inclusion: 8 Articles

Celebrate Dr. Martin Luther King, Jr. Day with Books About Social Justice

In observance of Dr. Martin Luther King, Jr. Day, and in recognition of the Black Lives Matter movement, we’re featuring books about social justice. Whether through daily life or seeing events on the news, your child may have experiences or questions about race, ethnicity, social justice, or inclusion issues they want to talk about. Age-appropriate books for kids about race, ethnicity, and identity can help you explore the topic with your child. Here are just a few titles in our Race & Ethnicity, Social Justice, and Identity collection. Check out the entire collection here. Lulu the One and Only by Lynnette Mawhinney, PhD Lulu loves her family, but people are always asking, “What are you?” Lulu hates that question. Her brother inspires her to come up with a “power phrase” so she can easily express who she is, not what she is. Includes a Note to Readers from the author, sharing her experience as a multiracial person. Hear Lulu the One and Only read aloud and read an excerpt from the Author’s Note. Something Happened in Our Town: A Child’s Story About Racial Injustice By Marianne Celano, PhD, ABPP, Marietta Collins, PhD, and Ann Hazzard, PhD, ABPP Emma and Josh heard that something happened in their town. A Black man was shot by the police. "Why did the police shoot that man?" "Can police go to jail?" Something Happened in Our Town follows two families — one White, one Black — as they discuss a police shooting of a Black man in their community. The story aims to answer children's questions about such traumatic events, and to help children identify and counter racial injustice in their own lives. Includes an extensive Note to Parents and Caregivers with guidelines for discussing race and racism with children, child-friendly definitions, and sample dialogues. Hear Something Happened in Our Town read aloud.   Marvelous Maravilloso: Me and My Beautiful Family by Carrie Lara, PsyD    The world is full of different colors...hundreds of colors, everywhere. People are different colors too. Our colors make us beautiful and unique. Mommy says it is part of our culture and the big word diversity — diversidad. Marvelous Maravilloso follows a young girl as she finds joy in the colors of the world all around her, including the colors of her own family. Includes a Note to Parents and Caregivers. Hear Marvelous Maravilloso read aloud.   Check out the companion book, The Heart of Mi Familia.   Accordionly: Abuelo and Opa Make Music by Michael Genhart, PhD When both grandpas, Abuelo and Opa, visit at the same time, they can’t understand each other’s language and there is a lot of silence. The grandson’s clever thinking helps find a way for everyone to share the day together as two cultures become one family. This unique book includes a bonus fold-out and a note from the author sharing the true story of his own family. Hear Accordionly read aloud.   Kids are observant and sensitive. Sharing books with them about these important issues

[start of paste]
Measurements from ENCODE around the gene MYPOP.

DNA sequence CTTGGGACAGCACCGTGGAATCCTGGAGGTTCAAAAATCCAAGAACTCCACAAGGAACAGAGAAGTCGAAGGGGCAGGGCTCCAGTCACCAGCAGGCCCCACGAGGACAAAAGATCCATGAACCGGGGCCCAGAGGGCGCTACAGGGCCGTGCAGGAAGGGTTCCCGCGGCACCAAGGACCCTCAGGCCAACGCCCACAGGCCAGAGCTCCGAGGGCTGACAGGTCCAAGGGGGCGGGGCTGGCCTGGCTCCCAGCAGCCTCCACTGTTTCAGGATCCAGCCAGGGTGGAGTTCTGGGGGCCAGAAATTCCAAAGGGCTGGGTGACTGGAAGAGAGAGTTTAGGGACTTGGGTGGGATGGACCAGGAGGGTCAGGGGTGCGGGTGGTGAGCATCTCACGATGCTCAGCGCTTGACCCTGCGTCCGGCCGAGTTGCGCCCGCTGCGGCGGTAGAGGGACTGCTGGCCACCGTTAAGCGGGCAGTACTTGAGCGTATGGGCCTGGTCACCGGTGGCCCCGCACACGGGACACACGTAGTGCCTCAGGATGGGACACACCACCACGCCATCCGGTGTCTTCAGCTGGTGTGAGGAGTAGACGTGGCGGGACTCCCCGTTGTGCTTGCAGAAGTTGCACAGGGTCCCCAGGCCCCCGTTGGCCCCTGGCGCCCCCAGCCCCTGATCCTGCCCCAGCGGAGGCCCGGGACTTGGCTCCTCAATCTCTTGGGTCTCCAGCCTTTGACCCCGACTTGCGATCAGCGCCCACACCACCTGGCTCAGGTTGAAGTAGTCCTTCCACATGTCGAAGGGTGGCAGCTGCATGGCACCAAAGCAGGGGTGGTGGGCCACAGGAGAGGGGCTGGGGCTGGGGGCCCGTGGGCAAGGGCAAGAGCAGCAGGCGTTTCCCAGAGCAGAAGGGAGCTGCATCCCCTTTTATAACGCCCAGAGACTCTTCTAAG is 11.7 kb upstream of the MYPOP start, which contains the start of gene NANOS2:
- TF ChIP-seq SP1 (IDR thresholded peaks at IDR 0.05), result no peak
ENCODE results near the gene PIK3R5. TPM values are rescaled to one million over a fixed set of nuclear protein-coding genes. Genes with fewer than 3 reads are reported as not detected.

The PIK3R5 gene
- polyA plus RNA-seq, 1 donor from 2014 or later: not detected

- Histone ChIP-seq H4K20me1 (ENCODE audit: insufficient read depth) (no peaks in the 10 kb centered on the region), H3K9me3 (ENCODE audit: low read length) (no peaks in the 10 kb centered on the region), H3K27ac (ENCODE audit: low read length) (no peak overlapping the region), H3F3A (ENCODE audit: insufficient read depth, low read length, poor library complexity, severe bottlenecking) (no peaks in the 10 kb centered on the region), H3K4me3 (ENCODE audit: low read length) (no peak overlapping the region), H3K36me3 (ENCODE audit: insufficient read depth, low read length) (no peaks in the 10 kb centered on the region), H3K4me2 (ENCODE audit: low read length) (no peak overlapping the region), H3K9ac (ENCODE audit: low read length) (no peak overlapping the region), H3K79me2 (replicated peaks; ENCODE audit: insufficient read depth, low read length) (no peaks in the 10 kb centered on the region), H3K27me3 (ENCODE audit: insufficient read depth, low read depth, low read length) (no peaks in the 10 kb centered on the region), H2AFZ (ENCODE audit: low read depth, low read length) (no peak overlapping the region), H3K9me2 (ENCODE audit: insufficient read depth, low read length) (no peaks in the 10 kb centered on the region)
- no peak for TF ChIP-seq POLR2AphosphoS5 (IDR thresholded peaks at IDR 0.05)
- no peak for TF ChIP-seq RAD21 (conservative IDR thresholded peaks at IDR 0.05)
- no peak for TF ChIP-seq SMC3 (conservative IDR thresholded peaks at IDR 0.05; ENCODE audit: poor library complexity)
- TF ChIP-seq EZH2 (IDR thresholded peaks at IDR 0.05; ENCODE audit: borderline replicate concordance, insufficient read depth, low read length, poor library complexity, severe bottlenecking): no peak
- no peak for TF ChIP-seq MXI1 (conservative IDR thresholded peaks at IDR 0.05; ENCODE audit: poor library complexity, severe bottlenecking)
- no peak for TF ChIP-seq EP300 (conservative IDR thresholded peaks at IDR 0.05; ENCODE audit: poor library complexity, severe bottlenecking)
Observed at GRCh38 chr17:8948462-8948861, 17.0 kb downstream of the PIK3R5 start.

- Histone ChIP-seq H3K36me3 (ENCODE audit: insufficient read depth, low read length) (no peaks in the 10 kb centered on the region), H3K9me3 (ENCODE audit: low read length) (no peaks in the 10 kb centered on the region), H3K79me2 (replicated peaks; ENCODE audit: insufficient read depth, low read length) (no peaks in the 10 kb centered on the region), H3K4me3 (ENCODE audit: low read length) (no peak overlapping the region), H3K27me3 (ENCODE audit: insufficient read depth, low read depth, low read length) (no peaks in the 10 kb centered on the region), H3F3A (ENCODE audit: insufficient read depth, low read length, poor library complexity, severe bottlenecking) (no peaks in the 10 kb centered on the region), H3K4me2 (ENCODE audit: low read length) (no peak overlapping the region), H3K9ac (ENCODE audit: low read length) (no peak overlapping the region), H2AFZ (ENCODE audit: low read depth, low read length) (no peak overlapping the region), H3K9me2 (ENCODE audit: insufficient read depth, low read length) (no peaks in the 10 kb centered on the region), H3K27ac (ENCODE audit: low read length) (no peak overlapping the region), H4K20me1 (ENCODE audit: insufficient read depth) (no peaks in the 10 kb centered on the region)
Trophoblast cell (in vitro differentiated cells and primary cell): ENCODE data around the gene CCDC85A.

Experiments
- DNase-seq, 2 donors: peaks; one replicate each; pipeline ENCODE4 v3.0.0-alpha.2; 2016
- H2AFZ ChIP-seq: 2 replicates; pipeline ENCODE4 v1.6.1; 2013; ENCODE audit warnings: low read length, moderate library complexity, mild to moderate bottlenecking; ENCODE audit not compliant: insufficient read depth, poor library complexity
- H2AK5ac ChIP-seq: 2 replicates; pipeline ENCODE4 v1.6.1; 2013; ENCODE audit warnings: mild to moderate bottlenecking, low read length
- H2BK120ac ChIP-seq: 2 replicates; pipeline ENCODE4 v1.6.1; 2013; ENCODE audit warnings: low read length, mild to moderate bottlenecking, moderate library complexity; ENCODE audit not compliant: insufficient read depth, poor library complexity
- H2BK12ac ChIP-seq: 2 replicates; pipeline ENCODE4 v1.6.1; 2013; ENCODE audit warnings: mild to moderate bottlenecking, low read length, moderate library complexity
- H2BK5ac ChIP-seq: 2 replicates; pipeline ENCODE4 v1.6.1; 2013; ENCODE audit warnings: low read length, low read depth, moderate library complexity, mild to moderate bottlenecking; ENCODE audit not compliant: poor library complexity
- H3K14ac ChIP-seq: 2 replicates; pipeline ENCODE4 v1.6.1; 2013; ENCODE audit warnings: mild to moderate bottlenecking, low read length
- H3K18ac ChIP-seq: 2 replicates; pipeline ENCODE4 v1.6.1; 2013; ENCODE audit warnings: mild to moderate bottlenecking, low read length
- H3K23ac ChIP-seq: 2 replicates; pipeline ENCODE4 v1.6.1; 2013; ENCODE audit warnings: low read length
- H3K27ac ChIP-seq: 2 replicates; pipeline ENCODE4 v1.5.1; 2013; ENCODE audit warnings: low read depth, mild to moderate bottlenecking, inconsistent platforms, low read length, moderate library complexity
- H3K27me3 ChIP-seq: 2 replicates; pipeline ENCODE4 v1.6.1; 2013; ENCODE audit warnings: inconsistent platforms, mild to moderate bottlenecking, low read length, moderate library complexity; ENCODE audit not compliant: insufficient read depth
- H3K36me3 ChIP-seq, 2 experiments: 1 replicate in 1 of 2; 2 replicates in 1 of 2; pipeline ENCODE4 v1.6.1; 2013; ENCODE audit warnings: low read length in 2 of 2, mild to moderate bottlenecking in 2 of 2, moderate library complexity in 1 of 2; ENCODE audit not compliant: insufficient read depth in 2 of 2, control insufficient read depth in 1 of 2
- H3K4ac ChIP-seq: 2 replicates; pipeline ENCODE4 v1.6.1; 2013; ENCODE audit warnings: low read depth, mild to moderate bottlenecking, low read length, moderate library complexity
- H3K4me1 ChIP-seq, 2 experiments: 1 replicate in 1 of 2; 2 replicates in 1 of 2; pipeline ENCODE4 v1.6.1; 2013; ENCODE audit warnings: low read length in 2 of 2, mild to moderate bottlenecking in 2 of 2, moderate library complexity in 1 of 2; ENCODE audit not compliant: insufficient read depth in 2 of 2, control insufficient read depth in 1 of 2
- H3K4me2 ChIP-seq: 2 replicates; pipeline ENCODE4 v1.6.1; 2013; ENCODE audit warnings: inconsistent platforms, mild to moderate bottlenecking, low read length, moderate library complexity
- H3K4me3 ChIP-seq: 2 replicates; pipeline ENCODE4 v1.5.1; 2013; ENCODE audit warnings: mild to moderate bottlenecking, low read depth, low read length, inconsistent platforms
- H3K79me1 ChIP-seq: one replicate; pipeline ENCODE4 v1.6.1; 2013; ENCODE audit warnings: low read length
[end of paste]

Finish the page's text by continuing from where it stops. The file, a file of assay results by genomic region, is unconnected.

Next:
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Celebrate Dr. Martin Luther King, Jr. Day with Books About Social Justice 2021-01-15T13:19:22-05:00

Accordionly: Abuelo and Opa Make Music

What would you do if both of your grandpas were visiting, but they couldn't talk to each other? Abuelo speaks Spanish. Opa speaks German. They can't talk to each other, so there is a lot of silence when they visit. But they both play the accordion, and music is a universal language! Hear Dr. Michael Genhart read his book, Accordionly: Abuelo and Opa Make Music, aloud. He also talks about his family, how families can blend and celebrate cultures, and suggests a family tree activity. Read a post by Dr. Genhart about writing this book here.

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Accordionly: Abuelo and Opa Make Music 2020-11-16T21:17:56-05:00

Celebrating Pride with Books About Gender Diversity

Some of the best things in the world aren't one thing or the other, but in between...and entirely fantastically their own. Are you a boy or a girl? Some people expect others to be either a boy or a girl and don't understand that not everyone fits in to that either/or category. Some people identify as non-binary or gender fluid (not just a boy or a girl), transgender or gender diverse (not the sex they were assigned at birth.) Some people express themselves in gender nonconforming ways, like a boy who is most comfortable wearing dresses. You can explore gender nonconformity and gender expression with your kids with two books from Magination Press, My Maddy and Jacob's Room to Choose. In My Maddy, a young girl's parent is neither a boy or a girl. They are something entirely, wonderfully their own. In Jacob's Room to Choose, Jacob and his friend, Sophie, get chased out of the school bathroom because of the way they look, but their teacher helps the kids in their class understand stereotypes and gender expression. It's important for children to understand that people identify and express themselves in diverse and wonderful ways, and that friends and family are about love and acceptance. Magination Press books about gender nonconformity can help. Read an interview with Jacob here. Learn about appropriate gender identity vocabulary here. Magination Press is proud to offer books for kids and teens that celebrate LGBTQ+ voices and promote inclusive school and family values. Check out the Rainbow Collection.

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Celebrating Pride with Books About Gender Diversity 2020-06-07T19:34:48-04:00